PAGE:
Corporate Email allows users greater freedom

There are two interesting issues about corporate email – (i) close to 100% of corporate communication is through email and (ii) nearly 80% of the company’s intellectual property – even the very sensitive bits – are either archived in email or travel from one individual to another through this medium. Therefore the importance of email and its correct handling cannot be overemphasized. If you are communicating with a colleague over the Internet, you simply cannot afford to let your mail be exposed at any time.

The above paragraph explains why a large number of companies have come up to offer email security solutions. In this blog, I am reviewing a solution offered by Mimecast, an email  solutions company that is based in London. Mimecast offers full-fledged secure email solutions for Microsoft Exchange and Office 365. Some aspects of the solution are quite imaginative and provide capabilities that did not exist earlier.

To begin with, most of the solution is user managed and not IT staff managed. The IT manager configures the various roles the employees have and the rights associated with each role. Once this is done, users have considerable flexibility to adjust their email settings even for each message in their folders.

In more traditional email systems, any kind of list management is an administrator task which is why at times there is a lag between a request for change and its actual implementation.  Even if there was a provision for users to manage their lists and settings, administrators would be reluctant to allow them near a running system. As a result, the user stays dependent on the IT staff which is not really the best way to run the system. Mimecast comes with a plug-in that controls user rights and how much of a privilege is accorded to users. This plug-in allows the user to do the most common actions while ensuring that the basic stability of the system is never jeopardized. Some users are allowed to make more complex customizations while others are not. For example, users with higher levels of privileges are even authorized to correspond with people who are on a blocked list. This assumes that the executive knows what he is doing and need not be prevented from doing it; the event is however logged should any investigation be required in the future.

In case you think a message is very sensitive, you can even send it to a secure portal that allows the recipients you have selected to read the mail but these users cannot forward or copy these mails. Yet another feature is the capability to convert mail attachments to pdf files and allow large documents to be downloaded using a download link rather than being attached to the mail itself. This is an easy way to manage large documents. All of this is user configurable and selectable and does not require any support from the IT Staff.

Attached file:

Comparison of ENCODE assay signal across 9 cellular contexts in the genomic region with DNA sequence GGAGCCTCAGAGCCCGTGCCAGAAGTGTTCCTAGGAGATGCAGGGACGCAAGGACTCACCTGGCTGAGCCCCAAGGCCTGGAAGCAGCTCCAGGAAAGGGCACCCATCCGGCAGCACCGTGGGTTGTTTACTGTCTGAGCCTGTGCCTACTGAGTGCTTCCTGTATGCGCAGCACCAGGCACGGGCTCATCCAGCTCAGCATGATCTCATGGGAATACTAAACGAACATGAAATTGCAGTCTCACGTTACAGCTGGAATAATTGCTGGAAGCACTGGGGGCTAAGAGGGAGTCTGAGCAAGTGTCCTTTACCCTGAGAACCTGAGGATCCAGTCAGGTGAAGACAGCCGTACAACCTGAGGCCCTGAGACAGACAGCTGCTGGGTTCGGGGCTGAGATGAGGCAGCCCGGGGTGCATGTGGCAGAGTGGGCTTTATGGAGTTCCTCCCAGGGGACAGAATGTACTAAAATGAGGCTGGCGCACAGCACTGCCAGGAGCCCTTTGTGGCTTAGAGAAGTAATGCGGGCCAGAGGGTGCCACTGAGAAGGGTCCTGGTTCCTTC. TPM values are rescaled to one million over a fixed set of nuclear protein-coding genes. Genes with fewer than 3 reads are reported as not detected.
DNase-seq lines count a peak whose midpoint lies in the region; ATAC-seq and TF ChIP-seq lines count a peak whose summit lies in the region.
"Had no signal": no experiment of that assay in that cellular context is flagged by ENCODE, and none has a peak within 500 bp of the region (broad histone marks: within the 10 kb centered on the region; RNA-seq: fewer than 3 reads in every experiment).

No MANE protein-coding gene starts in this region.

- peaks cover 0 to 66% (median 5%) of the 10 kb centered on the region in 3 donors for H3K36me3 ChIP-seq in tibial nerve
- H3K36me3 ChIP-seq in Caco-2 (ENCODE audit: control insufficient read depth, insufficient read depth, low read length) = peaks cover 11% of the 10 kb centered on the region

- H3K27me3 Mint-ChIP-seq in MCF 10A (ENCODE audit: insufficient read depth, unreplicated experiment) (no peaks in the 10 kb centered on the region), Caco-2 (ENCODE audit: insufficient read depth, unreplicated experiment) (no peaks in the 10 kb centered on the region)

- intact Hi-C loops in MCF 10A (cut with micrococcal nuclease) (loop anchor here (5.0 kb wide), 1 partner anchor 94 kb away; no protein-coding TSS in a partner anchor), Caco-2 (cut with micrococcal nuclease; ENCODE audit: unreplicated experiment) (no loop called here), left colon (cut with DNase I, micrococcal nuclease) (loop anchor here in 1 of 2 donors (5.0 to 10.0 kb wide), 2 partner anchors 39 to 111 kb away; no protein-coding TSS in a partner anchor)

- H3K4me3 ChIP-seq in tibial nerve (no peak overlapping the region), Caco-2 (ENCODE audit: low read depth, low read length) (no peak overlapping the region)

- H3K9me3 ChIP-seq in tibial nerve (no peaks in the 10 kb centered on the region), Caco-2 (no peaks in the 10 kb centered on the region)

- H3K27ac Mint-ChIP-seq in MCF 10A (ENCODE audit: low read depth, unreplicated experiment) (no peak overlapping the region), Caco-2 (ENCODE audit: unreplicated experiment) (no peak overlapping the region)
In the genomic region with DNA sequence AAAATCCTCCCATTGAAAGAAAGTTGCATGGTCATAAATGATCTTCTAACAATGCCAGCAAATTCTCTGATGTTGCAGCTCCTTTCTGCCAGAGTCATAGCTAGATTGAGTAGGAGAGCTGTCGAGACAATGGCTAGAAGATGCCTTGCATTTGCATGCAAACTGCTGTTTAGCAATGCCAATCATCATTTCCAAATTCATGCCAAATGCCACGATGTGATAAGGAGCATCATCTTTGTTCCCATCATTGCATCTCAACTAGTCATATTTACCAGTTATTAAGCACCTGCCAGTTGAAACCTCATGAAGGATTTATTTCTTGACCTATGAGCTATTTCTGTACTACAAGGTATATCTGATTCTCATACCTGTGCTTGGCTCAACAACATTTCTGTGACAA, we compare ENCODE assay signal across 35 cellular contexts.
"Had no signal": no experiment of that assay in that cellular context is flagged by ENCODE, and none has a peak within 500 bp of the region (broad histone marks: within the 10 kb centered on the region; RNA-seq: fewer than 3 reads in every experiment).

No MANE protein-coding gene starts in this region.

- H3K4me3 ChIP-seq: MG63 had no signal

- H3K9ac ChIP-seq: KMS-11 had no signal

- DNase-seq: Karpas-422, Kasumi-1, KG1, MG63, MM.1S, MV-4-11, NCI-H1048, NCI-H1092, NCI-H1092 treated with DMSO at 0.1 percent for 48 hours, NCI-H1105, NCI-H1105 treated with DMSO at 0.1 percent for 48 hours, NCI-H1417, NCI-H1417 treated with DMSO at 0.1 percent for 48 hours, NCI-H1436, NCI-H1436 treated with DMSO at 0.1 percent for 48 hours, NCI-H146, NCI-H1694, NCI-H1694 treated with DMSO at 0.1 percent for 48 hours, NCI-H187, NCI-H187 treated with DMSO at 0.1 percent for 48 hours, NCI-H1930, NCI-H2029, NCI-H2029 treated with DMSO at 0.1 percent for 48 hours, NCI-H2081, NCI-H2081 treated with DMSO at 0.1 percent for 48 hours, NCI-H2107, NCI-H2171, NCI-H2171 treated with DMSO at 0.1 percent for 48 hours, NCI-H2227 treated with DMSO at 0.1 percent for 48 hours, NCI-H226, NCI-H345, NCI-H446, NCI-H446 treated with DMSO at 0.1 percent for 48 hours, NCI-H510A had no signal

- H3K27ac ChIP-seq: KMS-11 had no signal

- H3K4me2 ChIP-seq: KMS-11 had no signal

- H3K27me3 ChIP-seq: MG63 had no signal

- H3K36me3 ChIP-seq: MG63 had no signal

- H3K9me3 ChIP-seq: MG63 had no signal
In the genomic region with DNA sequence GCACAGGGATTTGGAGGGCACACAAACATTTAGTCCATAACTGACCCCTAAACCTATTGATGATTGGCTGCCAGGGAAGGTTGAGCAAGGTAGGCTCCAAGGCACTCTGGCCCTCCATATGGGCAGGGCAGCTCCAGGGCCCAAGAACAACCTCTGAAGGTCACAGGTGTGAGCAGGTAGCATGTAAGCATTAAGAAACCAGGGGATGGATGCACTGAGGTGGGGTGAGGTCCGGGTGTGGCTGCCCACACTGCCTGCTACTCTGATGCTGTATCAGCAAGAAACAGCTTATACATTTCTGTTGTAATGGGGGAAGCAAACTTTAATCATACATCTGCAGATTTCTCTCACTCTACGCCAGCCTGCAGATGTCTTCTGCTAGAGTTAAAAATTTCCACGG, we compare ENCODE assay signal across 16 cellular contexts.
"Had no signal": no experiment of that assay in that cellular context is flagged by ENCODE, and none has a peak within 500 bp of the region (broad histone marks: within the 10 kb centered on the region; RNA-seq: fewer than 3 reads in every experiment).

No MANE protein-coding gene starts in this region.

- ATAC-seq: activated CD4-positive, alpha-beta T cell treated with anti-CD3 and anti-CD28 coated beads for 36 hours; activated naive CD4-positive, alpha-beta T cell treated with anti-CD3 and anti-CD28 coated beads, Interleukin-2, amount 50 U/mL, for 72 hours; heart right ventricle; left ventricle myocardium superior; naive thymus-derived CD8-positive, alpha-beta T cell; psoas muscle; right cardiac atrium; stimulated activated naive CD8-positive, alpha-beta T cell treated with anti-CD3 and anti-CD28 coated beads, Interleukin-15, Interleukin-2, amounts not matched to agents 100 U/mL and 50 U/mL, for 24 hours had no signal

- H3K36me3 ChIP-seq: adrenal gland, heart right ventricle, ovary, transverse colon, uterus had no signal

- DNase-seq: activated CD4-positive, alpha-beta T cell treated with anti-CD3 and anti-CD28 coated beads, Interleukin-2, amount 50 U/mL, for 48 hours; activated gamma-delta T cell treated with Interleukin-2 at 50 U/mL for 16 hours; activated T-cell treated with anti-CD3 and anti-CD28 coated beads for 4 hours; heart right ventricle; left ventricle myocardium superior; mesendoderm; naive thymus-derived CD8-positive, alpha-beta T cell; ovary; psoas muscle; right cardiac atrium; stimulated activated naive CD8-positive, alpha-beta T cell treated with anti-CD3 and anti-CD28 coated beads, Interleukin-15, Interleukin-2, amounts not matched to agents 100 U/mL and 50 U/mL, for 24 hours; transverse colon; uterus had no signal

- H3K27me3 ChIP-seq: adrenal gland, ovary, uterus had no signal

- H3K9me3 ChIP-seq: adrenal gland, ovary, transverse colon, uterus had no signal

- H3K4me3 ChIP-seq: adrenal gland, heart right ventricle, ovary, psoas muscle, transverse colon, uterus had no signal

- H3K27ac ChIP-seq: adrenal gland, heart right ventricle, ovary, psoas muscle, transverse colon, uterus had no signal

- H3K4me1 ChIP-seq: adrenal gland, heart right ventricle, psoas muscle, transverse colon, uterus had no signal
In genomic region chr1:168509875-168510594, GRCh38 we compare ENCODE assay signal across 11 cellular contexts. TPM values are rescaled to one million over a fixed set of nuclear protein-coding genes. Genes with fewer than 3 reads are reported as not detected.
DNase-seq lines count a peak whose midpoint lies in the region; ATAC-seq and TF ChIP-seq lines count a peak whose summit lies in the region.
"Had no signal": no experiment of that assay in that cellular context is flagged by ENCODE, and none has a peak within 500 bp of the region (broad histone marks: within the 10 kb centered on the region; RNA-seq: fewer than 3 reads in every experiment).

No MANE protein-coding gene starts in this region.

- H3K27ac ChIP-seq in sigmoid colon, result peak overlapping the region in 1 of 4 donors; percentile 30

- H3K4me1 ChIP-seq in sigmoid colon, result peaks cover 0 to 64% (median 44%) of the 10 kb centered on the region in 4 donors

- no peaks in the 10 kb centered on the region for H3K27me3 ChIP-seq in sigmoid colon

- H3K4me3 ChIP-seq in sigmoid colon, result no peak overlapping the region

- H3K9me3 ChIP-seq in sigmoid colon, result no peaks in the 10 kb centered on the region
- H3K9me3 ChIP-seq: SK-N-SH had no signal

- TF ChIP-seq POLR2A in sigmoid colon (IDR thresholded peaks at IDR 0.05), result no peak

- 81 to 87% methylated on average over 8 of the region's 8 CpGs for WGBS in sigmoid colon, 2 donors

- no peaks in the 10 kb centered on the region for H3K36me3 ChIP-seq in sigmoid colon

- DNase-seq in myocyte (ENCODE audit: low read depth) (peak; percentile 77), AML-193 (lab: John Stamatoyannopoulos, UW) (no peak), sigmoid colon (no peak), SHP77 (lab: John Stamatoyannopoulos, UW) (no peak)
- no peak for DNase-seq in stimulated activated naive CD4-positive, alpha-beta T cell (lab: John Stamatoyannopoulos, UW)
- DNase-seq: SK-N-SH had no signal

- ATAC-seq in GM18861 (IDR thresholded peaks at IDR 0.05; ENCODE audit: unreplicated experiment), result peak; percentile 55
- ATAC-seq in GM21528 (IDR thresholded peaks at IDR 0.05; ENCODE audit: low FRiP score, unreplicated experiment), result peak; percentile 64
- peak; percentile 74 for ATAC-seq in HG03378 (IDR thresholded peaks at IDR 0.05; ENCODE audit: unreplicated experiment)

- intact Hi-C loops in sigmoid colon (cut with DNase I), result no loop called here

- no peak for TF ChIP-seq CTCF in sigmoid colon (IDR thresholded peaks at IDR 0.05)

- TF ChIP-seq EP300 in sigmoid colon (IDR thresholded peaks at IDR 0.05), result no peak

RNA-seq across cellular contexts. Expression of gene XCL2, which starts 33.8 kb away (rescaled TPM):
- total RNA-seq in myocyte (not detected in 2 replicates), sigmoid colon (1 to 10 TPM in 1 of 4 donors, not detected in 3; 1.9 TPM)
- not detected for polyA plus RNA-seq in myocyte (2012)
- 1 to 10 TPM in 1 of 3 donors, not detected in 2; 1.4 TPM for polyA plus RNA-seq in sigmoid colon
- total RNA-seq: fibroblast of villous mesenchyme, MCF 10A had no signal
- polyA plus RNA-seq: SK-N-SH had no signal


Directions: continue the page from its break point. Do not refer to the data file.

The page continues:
Mimecast allows users to perform a number of actions that were previously in the domain of the IT managers. This is simplifying the management of email services and allows the IT staff to work on more critical issues.

Is this the way IT will evolve?

 

Silent Circle coming to encrypt smartphone communications

Phil Zimmerman is a rock star for millions of computer security enthusiasts and professionals. Hundreds of thousands  have greatly benefited from Pretty Good Privacy that he released to the public inspite of being threatened by prosecution by the US Government which found it to be too strong an encryption.

PGP made it easy and practical to encrypt email attachments besides spawning many other uses of the technology. Now Zimmerman is is moving to another domain – he is looking to provide the same or better security to mobile phones and communication using these devices – whether voice or data.

Zimmerman’s new company – Silent Circle is likely to release beta versions for use on both iPhones and on Android devices. The application will encrypt both voice and data. The final version should be out by September.

Unlike PGP that was distributed via the open source movement ,  Silent Circle is looking to charge $20 per month for the service. The question is whether enough paying customers will be concerned about their privacy to subscribe to the service. Silent Circle plans to release a complete set of services that will be as easy to use as PGP is and will offer encrypted email, encrypted phone calls and encrypted instant messaging. Encrypted SMS will be available a little later.

Zimmerman has been given a place in the Internet Hall of Fame for PGP. His demonstrated concern for civil liberties and the freedom of the individual led to this honor. However, with PGP having been bought by Symantec, Zimmerman felt that the product has become too corporate in nature and flavor. With the focus this time on smartphone users, Zimmerman is going back to individuals again.

If two users each have installed the software on their devices, Silent Circle will provide end to end encryption. However, if only one of them has it, then the data stream from his smartphone to Silent Circle’s servers will be encrypted and thereafter it will go in clear stream to the other user. Even this limited capability will have a number of benefits. If you are a diplomat in an oppressive country you can use the service to ensure that any calls you make outside the country will be encrypted till they reach the Silent Circle servers (which are presumably located in the western world).

Security agencies are naturally worried about the implication of this game changer. The FBI is working on a proposal that would require providers of communication services to provide backdoors to any encryption they use. While one can’t argue with the need to assist the security forces in these troubled times, it will be interesting to see how the Silent Circle story pans out in the next few months.

Email Archiving – Consider the Cloud

In 2004 Bank of America was fined $10 million when it failed to hand over some email data to the US Security and Exchange Commission in time. Currently, you are allowed no longer than 72 hours to comply with such a request.